Senior Curaçao

Never has a liqueur exemplified its place of origin as Curacao of Curacao liqueur. Its liquid as colorful as sunlit gems, its green, red, orange and blues hues, suspended in the beautiful hand-blown (a simplified process owing to the small, limited handmade batches, as opposed to large factory runs) bottles with the rough, rounded exteriors made to represent the bitter and essentially inedible Valencia oranges brought over by the Spanish.

One only has to drive through the rocky, sun bleached countryside filled with cacti and thorn bushes to imagine that, in the 1700s, this could not been a bigger botanical blunder.

Intentional agricultural development by the Spaniards, soon after the discovery of the Island in 1499 in less than ideal climate and soil conditions, was eventually abandoned and the resulting produce allowed to grow wild. This turned the originally delicious, juicy, Valencia oranges, carried with great care across the ocean in the form of small plants, into bitter, inedible produce called Laraha (“Citrus Aurantium Currassuviensis”, meaning “Golden Orange of Curaçao”). Not even Curacao’s renowned gluttonous goats would eat them! Speculation is that the name Laraha was derived from the Spanish name Naranja (which means orange .)

The turnaround from disaster to sublime success began when a couple of enterprising gentlemen by the names of Edgar Senior and Haim Mendes Chumaceiro (Shon Ichi) founded the firm of Senior and Company in the year 1896, intending to own and operate a drugstore by the name of  “Botica Exelsior.” It was there that, using the Chumaceiro family recipe, they started to produce and market the aperatif or digestif named “Seniors Curacao Tonic.

The cornerstone of production of this secretly-spiced liqueur is the original copper kettle housed in an early 19th century country estate called Chobolobo Mansion (Landhuiz) purchased by N.V. Senior and Company in 1947. My guide and senior operational manager John Eduardt Bradshaw shyly whispers to me that every morning he kisses the century old plus kettle as an act of worship and respect. He explains the process as busloads of tourists crowd the room and begin tasting the colorful, flavorful samples. John remarks that the new “Coffee, Rum and Raisin” and “Chocolate” flavors are a big hit. I could not agree more after sampling them myself.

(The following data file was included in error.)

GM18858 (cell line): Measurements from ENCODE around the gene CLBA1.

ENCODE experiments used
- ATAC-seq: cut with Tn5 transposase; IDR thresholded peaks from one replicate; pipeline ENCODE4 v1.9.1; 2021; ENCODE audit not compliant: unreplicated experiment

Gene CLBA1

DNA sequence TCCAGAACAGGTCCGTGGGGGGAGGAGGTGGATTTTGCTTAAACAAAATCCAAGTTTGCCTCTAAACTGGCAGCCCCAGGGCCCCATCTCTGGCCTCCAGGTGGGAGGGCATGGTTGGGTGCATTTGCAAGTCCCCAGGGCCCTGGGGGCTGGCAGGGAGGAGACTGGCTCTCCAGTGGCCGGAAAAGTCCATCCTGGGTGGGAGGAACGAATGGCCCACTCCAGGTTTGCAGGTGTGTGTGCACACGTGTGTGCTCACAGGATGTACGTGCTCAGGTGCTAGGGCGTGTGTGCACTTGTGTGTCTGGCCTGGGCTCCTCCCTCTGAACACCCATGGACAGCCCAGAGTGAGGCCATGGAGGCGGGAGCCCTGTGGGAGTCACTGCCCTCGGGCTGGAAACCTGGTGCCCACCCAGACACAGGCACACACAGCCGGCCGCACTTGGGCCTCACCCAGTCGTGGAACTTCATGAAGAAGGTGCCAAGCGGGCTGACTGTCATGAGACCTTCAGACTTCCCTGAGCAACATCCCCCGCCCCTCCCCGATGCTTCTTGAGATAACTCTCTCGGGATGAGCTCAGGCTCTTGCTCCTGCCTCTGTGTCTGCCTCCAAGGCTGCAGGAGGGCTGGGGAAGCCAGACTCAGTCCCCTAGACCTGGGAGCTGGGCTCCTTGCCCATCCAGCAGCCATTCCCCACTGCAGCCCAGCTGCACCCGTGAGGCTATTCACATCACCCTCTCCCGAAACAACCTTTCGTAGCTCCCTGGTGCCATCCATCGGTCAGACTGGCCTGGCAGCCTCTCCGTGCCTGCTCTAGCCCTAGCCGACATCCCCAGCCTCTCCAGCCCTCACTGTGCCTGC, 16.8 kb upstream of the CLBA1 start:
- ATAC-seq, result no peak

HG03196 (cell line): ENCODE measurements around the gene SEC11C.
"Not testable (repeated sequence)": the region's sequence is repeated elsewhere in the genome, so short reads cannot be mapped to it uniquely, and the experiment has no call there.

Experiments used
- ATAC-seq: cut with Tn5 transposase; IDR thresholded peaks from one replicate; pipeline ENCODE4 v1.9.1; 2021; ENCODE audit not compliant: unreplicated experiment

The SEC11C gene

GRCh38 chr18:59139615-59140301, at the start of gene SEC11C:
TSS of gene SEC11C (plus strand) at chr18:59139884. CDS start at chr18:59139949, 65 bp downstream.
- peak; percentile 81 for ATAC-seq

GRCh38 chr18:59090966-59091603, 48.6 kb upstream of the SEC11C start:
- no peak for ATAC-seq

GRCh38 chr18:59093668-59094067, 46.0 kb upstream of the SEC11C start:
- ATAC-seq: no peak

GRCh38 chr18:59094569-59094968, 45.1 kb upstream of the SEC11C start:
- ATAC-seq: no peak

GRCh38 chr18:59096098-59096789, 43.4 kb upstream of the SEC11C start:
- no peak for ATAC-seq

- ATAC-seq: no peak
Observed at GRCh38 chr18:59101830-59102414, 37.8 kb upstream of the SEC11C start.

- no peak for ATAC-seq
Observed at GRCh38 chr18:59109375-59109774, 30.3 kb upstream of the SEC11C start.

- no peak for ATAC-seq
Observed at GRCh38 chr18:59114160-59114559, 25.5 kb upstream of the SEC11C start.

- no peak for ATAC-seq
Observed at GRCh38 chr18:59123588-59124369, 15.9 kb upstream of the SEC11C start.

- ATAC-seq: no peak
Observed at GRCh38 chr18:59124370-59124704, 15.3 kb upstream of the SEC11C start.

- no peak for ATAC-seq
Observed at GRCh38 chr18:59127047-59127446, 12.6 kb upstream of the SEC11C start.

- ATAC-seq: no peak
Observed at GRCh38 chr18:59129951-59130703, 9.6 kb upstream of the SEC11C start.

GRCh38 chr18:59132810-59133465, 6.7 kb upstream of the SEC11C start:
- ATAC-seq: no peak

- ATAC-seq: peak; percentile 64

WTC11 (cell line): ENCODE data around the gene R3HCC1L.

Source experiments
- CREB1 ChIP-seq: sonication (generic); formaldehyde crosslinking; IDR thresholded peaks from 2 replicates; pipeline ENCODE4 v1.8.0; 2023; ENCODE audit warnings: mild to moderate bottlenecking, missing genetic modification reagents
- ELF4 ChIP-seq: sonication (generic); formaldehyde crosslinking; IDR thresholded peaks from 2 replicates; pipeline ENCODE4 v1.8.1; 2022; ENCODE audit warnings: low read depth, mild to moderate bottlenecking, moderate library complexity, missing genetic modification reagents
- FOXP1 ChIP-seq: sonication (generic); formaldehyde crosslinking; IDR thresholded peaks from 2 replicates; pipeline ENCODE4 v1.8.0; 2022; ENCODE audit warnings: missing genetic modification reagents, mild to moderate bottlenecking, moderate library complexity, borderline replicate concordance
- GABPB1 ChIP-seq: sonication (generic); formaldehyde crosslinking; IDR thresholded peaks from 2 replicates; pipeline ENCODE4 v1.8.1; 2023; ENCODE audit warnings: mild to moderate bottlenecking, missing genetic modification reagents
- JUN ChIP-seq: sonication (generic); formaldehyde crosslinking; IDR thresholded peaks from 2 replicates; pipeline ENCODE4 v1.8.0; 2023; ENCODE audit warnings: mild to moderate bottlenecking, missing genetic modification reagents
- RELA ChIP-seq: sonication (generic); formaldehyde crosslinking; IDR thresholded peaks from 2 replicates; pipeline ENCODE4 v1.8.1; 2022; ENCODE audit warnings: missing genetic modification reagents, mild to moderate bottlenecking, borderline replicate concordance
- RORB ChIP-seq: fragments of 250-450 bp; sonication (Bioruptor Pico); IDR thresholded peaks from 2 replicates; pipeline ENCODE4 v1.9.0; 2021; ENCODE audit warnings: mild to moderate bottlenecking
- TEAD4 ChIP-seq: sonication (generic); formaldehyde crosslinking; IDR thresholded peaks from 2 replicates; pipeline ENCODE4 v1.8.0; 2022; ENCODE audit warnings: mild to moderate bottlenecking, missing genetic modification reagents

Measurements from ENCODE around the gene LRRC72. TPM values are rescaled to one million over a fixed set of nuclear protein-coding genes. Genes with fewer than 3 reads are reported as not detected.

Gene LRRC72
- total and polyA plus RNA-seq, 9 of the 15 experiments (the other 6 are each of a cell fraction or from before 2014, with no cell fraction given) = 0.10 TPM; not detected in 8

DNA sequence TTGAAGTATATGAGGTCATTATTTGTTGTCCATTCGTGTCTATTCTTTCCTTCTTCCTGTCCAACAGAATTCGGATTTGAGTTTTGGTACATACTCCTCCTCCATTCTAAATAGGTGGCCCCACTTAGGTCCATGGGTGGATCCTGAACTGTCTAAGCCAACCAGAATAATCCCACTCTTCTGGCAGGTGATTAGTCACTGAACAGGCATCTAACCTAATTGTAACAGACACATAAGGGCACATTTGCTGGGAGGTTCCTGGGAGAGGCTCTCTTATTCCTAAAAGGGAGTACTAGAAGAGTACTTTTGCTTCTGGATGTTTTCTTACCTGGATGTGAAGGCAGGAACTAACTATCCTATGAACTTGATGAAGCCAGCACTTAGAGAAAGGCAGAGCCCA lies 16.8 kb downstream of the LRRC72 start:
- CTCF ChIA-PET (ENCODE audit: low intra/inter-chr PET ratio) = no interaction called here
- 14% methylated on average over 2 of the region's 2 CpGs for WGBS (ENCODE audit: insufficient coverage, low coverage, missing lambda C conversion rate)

After the fruit is pulled off the three meter tall trees (which are un-ripened green, as ripening makes the peels too thin for the process), wooden knives are utilized to slice the peels off the Laraha in four roughly triangular sections (metal knives are not used, as the highly acidic fruit would thereby become stained) to be subsequently dried for five days in the sun. It cannot, under any conditions, become wet.

Curacao liqueur is the ONLY one using this process. From the plantation on the eastern part of the island, peels are obtained from just 45 trees, each yielding 150-200 fruits, resulting in 25-35 kg. of dried peels on a twice-annual basis.

The fruit is extremely finicky: if it is not extracted using a sprig of that tree, the knot will dry up and fruit will no longer issue from that spot.

The evenly-weighed, dried Laraha peels are then mixed with the secret spice recipe and distributed between eight gunny bags and hung on designated hooks inside the kettle.

The procedure starts with 66 gallons of alcohol pumped in. The kettle is closed and heated to 150 degrees Celsius for three days. The gunny nags are then removed and the kettle filled with water, which is then distilled at a constant temperature of 250 degrees Celsius for another three days, reaping 212 liters of distillate. Four hundred kilos of sugar and a little alcohol are added to the distillate, which is blended with an additional 1800 liters of water and filtered for three days to produce a total of 1800 liters of delectable Curacao of Curacao liqueur. As soon as the liqueur is clear, it can be further colored and flavored, and then bottled.

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